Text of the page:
Cosplay, Comic-Con and Culture


‘The Purge’ Review



Posted June 7, 2013 by

I would be lying if I said I didn’t ‘enjoy’ The Purge. I use the term enjoy in a light context because I think I like it for a bit of the wrong reasons. In case you don’t know, the story takes place in 2022. Crime is at an all time low, and unemployment is at 1%. Life is good in America. Because every year, for twelve hours, all laws are nullified and chaos reigns.

Ethan Hawke stars as James Sandin, a family man and security system salesman. He lives in a big house in a gated community and all his neighbors own one of his systems. Sandin has a wife named Mary (Lena Headey) and two children, the oddball son Charlie (Max Burkholder) and a daughter, Zoey (Adelaide Kane) who feels it’s a necessity to always wear her school girl uniform. Their normal safe Purge night is interrupted when Charlie allows an unknown stranger, played by Edwin Hodge, into their bunkered down home. Soon the people after this stranger are at the Sandins’ doorstep, and the nightmare begins.

Sort of. My first immediate thought about The Purge is its humor. I found myself laughing far more often then jumping. I really couldn’t tell sometimes weather the movie was unintentionally funny, or if it was trying to poke some fun at its obviously ridiculous premise and character actions.

The Purge, for all intents and purposes, certainly isn’t a terrible movie, its just an incredibly predictable one. Any horror fan worth their chops will probably call this movie scene by scene, and the wanna be “twist” at the end, sort of falls flat by the overall absurdity of the character’s actions. For the most part, however, The Purge is pretty entertaining.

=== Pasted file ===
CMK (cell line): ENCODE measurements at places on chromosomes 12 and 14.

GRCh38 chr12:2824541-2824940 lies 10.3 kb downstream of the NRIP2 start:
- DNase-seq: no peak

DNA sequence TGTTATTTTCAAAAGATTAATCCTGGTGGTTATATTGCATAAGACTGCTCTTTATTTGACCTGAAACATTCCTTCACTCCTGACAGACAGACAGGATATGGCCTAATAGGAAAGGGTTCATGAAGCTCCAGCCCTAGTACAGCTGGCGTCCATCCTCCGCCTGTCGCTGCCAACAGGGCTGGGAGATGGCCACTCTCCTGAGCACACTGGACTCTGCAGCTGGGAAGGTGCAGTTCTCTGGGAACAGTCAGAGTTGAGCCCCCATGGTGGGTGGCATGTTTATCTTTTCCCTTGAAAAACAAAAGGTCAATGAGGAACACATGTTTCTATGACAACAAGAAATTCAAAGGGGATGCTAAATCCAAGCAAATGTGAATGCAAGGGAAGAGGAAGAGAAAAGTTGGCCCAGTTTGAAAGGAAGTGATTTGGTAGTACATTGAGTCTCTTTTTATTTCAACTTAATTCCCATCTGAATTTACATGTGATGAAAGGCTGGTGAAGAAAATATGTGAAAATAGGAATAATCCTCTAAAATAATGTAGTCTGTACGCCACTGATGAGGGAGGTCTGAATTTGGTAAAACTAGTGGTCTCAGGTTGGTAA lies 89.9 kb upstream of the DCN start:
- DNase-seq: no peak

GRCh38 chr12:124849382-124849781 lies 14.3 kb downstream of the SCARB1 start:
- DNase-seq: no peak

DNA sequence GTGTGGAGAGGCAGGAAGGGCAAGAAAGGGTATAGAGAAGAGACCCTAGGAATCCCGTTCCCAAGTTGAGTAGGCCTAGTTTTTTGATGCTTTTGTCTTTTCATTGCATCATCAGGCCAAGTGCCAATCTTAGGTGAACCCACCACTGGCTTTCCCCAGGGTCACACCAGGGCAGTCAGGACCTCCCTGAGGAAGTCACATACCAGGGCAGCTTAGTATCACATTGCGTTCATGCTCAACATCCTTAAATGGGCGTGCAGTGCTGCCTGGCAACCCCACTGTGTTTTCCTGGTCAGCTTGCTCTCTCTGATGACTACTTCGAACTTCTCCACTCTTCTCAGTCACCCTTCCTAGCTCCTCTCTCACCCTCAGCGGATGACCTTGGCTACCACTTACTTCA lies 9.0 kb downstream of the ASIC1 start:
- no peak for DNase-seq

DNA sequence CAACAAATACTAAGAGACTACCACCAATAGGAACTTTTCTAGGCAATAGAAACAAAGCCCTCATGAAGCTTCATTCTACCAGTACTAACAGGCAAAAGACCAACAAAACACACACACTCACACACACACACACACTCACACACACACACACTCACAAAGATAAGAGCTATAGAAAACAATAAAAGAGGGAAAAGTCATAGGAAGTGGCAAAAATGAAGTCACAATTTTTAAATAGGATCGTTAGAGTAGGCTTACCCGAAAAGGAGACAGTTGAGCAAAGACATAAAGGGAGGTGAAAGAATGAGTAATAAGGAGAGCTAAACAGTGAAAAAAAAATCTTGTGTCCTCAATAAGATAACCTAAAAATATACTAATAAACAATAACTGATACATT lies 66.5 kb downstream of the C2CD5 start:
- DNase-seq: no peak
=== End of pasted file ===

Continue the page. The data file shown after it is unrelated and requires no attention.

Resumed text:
What probably works the best about the film is the acting. Everyone is having fun with their respective roles and no one seems to be taking things super seriously. Rhys Wakefield plays the head of the group chasing Hodge’s character. Rhys is one of those villains that is so inherently evil that it’s actually funny. His calm smiling demeanor at the beginning just makes you want to scream, “Don’t trust that guy!”, but of course this is not a horror film that plays on the side of logic. In fact, the movie pretty much requires the main characters to lack any common sense in order to continue the story and in that way the film just goes through many of the normal motions of a home invasion film.

Now, The Purge itself is centered on a pretty outright political message and the filmmakers don’t seem to try and mask it. Nothing about the Purge’s political statements are exactly subtle. Of course, they are never exactly clear either. One of the film’s major shortcomings is its own disinterest with the actual idea of The Purge. Sure, the young son questions the need and the parents feel like it’s for the best, but none of it is ever really talked out or discussed and that really is a shame. The concept of crime one night a year does seem ridiculous but it raises interesting moral questions that are brushed upon but never fully touched. Part of this may be because of the films short 85 minute run time, which conversely is a good thing since the movie would have gotten dull had it been much longer without any more substance. In the end it sort of feels like a half a movie, but at least it’s not the boring half.

If The Purge ends up doing well enough this weekend, then a sequel is entirely possible. I couldn’t care less about the family in this film, they are all kind of douche bags in their own ways. That being said, having a new family deal with the actual morality of the situation may be a bit more interesting. The film is fun, but falls back on every horror cliché in the book and thus, restrains itself from being something unique. It’s a decent cheap thrill, but it is nothing more.